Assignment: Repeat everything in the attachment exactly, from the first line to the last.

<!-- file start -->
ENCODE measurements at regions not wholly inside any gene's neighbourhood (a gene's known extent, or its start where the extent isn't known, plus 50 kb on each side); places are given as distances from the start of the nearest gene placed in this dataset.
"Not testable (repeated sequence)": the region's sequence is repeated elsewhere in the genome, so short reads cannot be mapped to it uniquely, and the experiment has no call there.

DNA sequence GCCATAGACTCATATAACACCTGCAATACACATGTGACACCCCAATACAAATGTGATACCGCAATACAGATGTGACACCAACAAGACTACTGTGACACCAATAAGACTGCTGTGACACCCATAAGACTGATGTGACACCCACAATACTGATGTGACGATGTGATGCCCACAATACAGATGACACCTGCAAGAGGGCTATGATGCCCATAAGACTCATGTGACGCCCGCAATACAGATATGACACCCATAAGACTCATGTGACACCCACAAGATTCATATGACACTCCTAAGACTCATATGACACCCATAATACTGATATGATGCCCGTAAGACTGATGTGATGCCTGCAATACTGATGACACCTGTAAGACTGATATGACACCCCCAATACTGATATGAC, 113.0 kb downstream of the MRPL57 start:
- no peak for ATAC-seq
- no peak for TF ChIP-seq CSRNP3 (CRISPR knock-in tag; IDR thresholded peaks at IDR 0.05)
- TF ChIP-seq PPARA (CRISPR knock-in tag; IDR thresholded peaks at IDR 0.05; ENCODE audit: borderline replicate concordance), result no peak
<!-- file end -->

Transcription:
ENCODE measurements at regions not wholly inside any gene's neighbourhood (a gene's known extent, or its start where the extent isn't known, plus 50 kb on each side); places are given as distances from the start of the nearest gene placed in this dataset.
"Not testable (repeated sequence)": the region's sequence is repeated elsewhere in the genome, so short reads cannot be mapped to it uniquely, and the experiment has no call there.

DNA sequence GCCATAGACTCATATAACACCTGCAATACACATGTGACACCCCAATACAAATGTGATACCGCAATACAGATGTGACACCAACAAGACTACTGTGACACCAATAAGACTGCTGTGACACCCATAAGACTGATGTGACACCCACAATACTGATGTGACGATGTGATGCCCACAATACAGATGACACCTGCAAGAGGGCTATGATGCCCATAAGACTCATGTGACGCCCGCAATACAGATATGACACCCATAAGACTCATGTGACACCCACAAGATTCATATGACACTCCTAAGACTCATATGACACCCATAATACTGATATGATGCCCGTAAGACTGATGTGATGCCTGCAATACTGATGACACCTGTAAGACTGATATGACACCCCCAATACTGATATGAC, 113.0 kb downstream of the MRPL57 start:
- no peak for ATAC-seq
- no peak for TF ChIP-seq CSRNP3 (CRISPR knock-in tag; IDR thresholded peaks at IDR 0.05)
- TF ChIP-seq PPARA (CRISPR knock-in tag; IDR thresholded peaks at IDR 0.05; ENCODE audit: borderline replicate concordance), result no peak